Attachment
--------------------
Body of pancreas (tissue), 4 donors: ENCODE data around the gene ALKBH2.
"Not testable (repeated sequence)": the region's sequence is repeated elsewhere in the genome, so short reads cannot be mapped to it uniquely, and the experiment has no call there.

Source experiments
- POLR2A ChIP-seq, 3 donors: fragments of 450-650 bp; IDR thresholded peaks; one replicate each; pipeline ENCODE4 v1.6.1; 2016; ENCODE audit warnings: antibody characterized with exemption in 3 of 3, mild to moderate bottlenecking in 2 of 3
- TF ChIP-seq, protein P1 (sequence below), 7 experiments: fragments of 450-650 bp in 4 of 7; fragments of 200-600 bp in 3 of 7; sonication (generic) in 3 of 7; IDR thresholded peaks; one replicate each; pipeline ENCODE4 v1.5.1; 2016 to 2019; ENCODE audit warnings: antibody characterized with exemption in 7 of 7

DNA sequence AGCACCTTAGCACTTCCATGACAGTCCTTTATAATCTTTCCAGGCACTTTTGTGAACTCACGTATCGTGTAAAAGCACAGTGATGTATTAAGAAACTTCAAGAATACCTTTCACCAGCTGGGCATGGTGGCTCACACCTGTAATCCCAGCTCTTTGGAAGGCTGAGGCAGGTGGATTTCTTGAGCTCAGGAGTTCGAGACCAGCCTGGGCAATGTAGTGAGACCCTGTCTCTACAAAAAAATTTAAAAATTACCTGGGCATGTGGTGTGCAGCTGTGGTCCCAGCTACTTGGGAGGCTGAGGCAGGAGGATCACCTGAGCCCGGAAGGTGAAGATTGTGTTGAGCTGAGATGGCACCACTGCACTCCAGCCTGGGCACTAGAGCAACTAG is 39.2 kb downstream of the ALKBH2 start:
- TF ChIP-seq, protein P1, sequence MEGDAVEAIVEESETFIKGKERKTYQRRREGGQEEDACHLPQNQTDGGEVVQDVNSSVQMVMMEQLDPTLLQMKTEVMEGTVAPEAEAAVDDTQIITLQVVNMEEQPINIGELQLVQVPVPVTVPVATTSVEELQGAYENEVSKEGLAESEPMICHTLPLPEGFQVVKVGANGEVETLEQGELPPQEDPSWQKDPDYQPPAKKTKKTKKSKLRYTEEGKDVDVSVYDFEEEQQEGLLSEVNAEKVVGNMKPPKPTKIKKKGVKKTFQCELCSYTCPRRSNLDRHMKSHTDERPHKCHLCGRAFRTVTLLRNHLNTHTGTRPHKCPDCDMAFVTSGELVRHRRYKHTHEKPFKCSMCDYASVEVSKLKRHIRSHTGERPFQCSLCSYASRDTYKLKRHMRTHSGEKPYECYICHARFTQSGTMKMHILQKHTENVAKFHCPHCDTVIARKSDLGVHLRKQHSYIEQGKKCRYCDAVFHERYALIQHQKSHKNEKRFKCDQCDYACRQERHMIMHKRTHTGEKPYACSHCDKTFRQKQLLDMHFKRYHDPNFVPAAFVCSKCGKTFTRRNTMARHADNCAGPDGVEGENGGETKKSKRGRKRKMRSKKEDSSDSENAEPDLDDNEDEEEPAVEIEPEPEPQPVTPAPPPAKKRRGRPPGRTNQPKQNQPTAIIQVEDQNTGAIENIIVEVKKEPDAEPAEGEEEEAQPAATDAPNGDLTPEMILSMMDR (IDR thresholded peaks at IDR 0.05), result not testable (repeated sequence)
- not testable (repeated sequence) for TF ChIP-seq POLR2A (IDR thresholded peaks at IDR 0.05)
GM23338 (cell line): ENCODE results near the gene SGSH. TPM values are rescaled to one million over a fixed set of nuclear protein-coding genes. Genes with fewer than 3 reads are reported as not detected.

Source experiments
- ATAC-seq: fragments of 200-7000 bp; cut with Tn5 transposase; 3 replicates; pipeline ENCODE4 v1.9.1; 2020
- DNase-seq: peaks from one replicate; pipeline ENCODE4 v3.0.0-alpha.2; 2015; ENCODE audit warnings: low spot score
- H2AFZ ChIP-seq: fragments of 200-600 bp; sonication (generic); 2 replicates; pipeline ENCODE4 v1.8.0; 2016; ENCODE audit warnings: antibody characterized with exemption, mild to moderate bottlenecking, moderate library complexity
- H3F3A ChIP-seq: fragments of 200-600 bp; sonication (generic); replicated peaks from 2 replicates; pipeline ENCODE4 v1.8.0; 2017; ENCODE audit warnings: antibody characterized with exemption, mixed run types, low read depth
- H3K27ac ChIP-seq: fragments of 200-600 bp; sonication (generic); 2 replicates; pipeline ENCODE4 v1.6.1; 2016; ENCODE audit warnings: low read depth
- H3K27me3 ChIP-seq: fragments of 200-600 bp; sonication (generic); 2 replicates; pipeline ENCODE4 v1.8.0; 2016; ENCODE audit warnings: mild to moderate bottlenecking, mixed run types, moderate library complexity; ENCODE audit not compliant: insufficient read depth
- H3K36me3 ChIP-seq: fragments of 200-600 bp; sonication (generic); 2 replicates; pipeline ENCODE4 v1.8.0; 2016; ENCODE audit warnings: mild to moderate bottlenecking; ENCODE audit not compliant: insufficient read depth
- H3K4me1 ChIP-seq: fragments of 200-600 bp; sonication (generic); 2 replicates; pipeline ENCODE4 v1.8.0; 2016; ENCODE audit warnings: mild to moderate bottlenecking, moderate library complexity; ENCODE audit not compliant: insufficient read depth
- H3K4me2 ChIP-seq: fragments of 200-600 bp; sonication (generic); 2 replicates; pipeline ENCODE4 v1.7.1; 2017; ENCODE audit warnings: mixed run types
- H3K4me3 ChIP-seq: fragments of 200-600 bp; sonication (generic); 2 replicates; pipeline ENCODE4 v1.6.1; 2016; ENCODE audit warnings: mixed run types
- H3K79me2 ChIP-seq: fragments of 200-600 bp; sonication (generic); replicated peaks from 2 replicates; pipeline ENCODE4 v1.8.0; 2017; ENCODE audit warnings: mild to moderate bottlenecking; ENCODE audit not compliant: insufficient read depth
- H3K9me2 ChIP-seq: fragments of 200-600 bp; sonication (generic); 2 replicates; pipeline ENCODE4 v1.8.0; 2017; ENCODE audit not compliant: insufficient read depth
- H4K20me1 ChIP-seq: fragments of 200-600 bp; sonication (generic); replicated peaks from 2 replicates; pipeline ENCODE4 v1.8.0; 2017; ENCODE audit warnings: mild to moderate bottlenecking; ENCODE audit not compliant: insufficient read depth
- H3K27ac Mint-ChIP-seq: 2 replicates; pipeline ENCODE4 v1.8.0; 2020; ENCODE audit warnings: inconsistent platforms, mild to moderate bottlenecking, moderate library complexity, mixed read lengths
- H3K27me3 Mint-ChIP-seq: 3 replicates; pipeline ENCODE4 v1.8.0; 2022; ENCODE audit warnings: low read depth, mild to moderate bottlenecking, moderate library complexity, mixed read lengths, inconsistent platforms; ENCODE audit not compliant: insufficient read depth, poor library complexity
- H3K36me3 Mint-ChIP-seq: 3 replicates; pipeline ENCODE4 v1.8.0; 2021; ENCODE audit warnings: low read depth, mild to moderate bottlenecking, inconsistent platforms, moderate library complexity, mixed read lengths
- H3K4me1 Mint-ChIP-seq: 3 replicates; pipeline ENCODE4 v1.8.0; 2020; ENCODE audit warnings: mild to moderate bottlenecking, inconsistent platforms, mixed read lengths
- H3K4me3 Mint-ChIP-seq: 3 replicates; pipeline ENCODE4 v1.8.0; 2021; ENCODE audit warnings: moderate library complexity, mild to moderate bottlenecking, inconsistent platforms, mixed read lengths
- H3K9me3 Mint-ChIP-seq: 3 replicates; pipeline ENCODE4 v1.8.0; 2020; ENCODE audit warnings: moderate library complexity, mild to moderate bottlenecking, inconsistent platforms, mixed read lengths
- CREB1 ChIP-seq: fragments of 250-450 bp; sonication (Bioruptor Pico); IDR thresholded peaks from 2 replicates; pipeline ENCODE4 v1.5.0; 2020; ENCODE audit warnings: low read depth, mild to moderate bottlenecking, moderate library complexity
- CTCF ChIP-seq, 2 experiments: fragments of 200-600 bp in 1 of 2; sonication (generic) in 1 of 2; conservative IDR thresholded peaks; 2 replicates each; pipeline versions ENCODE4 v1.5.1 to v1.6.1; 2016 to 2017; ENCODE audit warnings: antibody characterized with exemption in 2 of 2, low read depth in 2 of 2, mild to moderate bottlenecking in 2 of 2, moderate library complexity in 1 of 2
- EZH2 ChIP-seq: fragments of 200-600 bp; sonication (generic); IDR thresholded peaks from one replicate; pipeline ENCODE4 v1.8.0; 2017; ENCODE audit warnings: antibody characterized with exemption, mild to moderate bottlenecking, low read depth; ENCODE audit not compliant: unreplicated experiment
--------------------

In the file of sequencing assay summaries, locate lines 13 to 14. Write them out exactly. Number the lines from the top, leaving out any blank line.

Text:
- H2AFZ ChIP-seq: fragments of 200-600 bp; sonication (generic); 2 replicates; pipeline ENCODE4 v1.8.0; 2016; ENCODE audit warnings: antibody characterized with exemption, mild to moderate bottlenecking, moderate library complexity
- H3F3A ChIP-seq: fragments of 200-600 bp; sonication (generic); replicated peaks from 2 replicates; pipeline ENCODE4 v1.8.0; 2017; ENCODE audit warnings: antibody characterized with exemption, mixed run types, low read depth